oppn parties A Song, A Wink and Hurt Sentiments: Stop This Mischief

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A Song, A Wink and Hurt Sentiments: Stop This Mischief

By Anukriti Roy
First publised on 2018-02-27 23:55:45

About the Author

Sunil Garodia Anukriti is a student who dabbles in writing when she finds time.
A young actor playfully winks in a movie song, the clip goes viral and the moral police are up in arms. Then, someone puts out a faulty translation of the lyrics and it offends the Muslims. What is happening in India?

A wink should be the least offending act in movie songs in India, full as they are of heaving cleavages and gyrations that leave little to imagination. Yet, 18-year old Priya Varrier found to her discomfort that cases were lodged against her by Muslim groups in Telengana and Maharashtra even though the original song was popular among Muslims in Kerala, her home state.

There should be a law that prevents people from filing trivial FIRs against works of art. There should be a clear definition of what can ‘hurt’ sentiments – religious, castiest or of hundreds of other things that raise the hackles of Indians.

Fundamentalists of all kinds must be stopped in their tracks from creating mischief. It must be recognized these people do not have anyone’s sentiments in mind; they just want to create trouble. The easiest way to do so is to go after freedom of expression, largely symbolized by works of art like films, books, paintings and the like. Hence we have protests against M F Hussain, Padmavat, Taslima Nasreen and now Priya Varrier.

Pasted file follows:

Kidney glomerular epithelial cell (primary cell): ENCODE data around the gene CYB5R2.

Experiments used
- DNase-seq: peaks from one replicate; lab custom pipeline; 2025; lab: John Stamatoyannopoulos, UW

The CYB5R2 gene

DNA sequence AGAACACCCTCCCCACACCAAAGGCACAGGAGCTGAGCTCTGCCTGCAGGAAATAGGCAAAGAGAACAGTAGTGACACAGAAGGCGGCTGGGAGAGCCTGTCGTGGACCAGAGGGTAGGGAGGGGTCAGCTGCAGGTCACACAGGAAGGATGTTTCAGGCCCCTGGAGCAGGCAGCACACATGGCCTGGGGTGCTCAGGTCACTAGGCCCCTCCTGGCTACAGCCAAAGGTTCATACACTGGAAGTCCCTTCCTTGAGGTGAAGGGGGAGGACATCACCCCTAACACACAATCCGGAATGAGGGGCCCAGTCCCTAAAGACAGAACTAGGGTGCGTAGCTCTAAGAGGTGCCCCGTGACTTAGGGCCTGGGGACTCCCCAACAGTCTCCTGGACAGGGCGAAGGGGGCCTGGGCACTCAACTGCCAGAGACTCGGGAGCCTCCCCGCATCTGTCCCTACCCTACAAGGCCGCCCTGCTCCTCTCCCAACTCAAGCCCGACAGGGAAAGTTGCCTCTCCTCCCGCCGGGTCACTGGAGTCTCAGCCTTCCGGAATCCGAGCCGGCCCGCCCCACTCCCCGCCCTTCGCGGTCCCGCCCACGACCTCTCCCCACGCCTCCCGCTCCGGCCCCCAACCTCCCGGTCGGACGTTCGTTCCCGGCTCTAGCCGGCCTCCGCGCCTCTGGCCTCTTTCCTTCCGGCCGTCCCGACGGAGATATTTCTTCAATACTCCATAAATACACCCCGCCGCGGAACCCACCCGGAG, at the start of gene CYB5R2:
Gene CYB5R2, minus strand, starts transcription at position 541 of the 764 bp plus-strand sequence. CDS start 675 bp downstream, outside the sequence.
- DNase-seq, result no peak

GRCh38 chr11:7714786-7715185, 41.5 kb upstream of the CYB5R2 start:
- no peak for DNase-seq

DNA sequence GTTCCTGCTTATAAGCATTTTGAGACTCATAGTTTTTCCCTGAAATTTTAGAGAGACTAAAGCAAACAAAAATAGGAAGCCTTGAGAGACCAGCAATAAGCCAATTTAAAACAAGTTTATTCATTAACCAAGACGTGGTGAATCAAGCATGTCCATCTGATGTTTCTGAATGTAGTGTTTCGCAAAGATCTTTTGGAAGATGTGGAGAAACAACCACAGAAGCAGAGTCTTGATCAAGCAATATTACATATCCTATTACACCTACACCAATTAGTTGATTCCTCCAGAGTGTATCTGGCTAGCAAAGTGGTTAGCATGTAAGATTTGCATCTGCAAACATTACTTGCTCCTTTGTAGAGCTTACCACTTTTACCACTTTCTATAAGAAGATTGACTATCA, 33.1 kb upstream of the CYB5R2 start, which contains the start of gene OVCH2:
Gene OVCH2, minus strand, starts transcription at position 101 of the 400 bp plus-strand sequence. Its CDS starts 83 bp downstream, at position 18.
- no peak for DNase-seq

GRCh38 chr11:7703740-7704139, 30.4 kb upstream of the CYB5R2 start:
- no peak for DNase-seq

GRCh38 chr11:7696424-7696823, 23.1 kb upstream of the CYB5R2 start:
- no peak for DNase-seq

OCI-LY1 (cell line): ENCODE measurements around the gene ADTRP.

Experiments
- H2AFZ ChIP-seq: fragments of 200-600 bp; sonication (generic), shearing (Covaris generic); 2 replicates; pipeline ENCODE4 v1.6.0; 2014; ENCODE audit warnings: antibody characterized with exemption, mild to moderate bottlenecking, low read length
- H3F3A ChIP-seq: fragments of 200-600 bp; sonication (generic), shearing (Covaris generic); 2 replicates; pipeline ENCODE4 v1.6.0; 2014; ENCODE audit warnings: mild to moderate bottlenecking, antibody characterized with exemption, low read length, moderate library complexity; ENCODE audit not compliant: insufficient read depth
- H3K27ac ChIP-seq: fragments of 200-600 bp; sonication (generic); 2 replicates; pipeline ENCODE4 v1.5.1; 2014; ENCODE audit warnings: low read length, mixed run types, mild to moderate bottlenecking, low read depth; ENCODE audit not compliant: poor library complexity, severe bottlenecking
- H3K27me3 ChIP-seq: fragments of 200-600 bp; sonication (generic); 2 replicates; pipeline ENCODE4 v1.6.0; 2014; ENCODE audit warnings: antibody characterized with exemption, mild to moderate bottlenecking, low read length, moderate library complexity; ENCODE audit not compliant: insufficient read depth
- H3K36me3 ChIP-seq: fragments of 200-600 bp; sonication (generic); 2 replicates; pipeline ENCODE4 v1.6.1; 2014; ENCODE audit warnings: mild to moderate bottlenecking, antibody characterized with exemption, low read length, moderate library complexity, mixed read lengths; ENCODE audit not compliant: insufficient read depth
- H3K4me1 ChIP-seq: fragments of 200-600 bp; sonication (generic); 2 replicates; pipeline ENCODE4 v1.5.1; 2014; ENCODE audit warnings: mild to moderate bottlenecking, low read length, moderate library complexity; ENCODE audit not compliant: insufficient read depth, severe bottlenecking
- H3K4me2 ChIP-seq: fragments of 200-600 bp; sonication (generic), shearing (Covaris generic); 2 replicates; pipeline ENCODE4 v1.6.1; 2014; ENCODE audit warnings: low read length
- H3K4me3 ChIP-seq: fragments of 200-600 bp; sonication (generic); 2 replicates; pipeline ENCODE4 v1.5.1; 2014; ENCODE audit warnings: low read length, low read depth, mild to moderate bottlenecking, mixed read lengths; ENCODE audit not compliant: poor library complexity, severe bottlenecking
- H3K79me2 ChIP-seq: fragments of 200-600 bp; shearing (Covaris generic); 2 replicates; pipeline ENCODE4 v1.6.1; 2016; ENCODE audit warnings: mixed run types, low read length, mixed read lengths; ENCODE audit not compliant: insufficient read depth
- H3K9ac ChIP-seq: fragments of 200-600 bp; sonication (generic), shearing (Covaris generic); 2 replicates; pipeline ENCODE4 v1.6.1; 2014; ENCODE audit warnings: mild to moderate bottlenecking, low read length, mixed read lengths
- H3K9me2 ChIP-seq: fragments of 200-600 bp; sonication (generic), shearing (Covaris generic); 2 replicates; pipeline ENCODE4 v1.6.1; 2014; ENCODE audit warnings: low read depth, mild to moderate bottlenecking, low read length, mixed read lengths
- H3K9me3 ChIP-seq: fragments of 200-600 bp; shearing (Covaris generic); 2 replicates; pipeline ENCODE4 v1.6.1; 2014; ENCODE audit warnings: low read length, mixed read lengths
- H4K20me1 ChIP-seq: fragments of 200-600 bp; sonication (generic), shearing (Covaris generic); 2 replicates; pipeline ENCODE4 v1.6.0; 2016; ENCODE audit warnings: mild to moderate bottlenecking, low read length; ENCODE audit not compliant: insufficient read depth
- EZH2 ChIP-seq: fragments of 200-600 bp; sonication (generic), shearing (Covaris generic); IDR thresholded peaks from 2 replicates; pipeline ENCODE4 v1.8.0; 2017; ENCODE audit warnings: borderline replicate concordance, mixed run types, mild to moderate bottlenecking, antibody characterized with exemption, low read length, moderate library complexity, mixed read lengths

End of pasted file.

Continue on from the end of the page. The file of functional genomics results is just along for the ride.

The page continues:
If this unsentimental sentiments business is not stopped, India will become a culturally poorer country. It will also become an unhappy country as art is something that gives people immense pleasure. But putting a strait-jacket on artists will make them afraid and fear is the first thing that destroys creativity. Although the Supreme Court has come to the rescue of Priya Varrier by asking that no state should register further FIRs in this case, these matters must be decided by the society rather than courts of law. What we need is a tolerant society where creativity flows. What we are increasingly getting is abuse, threats and even violence that sometimes results in murder, as with rationalists Dr Narendra Dhabolkar and Govind Pansare or journalist Gauri Lankesh.